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Pregnancy Specialist

Susanne Ramos, MD

OB/GYN located in Santa Barbara, CA

Pregnancy often defines what it means to be a woman. From planning, through conception, to birth and beyond, Dr. Susanne Ramos and her team in Santa Barbara, California, are your partners through all stages of pregnancy, assuring good health for both you and your baby. Call today or book online for an appointment.

Pregnancy Q & A

What are some of the early signs of pregnancy?

There are several classic signs that indicate the onset of pregnancy, including missed periods, morning sickness, and food cravings. Some women just know when conception occurs, but many first-time mothers miss some of the other signs that could indicate you’re pregnant. These may include:

  • Light spotting, called implantation bleeding
  • Fatigue, due to elevated levels of progesterone associated with pregnancy
  • Nausea and vomiting at any time, not restricted to mornings, usually starting at about three weeks
  • Food aversions, including odors, which may trigger nausea
  • Swollen and tender breasts, due to fluctuating hormone levels
  • Mild uterine cramping in the first few weeks

What can I expect for obstetric care from Dr. Ramos?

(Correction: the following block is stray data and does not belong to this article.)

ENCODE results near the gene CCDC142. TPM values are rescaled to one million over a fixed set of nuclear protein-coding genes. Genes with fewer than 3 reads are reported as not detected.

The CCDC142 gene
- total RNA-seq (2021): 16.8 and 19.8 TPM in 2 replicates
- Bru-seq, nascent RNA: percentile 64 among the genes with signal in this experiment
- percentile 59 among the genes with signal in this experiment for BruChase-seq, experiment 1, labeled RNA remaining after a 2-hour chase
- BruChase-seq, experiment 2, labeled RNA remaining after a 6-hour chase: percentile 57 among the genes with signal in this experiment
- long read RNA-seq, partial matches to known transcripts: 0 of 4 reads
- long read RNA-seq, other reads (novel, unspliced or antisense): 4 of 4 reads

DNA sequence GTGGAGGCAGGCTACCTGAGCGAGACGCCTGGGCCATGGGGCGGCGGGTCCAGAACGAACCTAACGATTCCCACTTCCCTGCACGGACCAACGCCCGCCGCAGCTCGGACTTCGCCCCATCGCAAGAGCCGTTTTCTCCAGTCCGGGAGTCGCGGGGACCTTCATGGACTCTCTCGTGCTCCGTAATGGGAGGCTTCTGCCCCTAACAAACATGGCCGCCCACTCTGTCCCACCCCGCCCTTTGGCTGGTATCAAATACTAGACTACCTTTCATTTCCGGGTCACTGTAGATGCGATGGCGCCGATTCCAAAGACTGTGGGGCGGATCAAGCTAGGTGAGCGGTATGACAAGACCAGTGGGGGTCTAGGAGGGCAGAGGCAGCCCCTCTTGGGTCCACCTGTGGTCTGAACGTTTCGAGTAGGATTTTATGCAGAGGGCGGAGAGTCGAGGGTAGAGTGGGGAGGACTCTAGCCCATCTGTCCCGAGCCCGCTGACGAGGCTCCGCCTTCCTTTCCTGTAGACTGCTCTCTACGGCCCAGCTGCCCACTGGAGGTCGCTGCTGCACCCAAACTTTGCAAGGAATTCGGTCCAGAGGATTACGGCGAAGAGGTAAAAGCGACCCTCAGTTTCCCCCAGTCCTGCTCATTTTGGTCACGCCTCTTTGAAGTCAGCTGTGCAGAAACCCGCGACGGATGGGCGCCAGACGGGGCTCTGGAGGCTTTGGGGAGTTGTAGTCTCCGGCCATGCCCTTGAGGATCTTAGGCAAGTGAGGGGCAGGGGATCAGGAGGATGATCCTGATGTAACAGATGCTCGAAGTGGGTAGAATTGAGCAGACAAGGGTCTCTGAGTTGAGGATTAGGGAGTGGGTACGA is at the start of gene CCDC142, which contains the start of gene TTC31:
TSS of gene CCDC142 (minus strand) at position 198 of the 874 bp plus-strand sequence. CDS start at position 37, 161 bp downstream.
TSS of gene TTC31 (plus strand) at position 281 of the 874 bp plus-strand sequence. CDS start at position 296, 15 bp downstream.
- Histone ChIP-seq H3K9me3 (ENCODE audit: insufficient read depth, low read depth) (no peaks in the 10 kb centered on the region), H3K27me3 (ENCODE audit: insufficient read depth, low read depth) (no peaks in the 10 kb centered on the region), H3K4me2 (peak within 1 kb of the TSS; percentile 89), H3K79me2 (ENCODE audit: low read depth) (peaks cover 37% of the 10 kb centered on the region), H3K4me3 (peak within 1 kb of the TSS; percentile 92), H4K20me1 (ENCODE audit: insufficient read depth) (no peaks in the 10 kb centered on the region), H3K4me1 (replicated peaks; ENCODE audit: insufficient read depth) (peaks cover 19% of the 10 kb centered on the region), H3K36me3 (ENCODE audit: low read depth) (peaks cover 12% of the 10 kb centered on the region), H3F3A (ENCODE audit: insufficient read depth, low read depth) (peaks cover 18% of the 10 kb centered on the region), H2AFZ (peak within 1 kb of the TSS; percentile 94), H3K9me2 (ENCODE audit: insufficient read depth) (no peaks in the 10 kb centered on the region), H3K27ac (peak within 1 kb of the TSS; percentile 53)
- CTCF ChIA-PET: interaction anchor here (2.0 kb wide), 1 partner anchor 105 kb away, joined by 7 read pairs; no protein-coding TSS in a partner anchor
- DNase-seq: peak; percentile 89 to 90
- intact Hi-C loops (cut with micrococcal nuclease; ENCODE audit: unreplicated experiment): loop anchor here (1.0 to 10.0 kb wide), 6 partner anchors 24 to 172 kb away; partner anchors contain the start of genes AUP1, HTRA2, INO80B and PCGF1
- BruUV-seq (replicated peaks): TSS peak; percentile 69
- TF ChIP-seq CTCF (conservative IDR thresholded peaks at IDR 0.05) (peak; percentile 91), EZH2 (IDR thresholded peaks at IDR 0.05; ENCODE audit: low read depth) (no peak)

At the start of your pregnancy, Dr. Ramos provides you with an obstetrics welcome packet. It’s a comprehensive reference outlining many contingencies for a pregnancy. In the packet, she introduces her nurse practitioners, who may also be monitoring your progress.

Office hours and contact information is noted and, perhaps more importantly, after hours contact procedures are listed, in case of emergency. The remainder of the packet describes procedures you’ll encounter and self-treatments you can try, including lists of safe medications and dosages. Virtually any question that may arise is answered, and Dr. Ramos invites you to contact her and her team if you need clarification.

Does Dr. Ramos provide postpartum care?

Yes. The postpartum period is as important as any other stage of pregnancy, since you’re recovering, as well as caring for your new baby. There are special care instructions for both vaginal and caesarean section births that may include office visits for follow-up.

Generally, you can expect bleeding up to six weeks after giving birth. If you undergo heavy physical activity, it could get more intense, and you may see some blood clots. This is normal, and there’s no need to notify the office unless:

  • Bleeding saturates more than one maxi pad per hour
  • The area around an episiotomy or Caesarean incision becomes painful, swollen, and red
  • Your body temperature reaches 100.5 degrees Fahrenheit or higher
  • You’re feeling depressed, exhausted, or overwhelmed by the responsibilities of caring for your child
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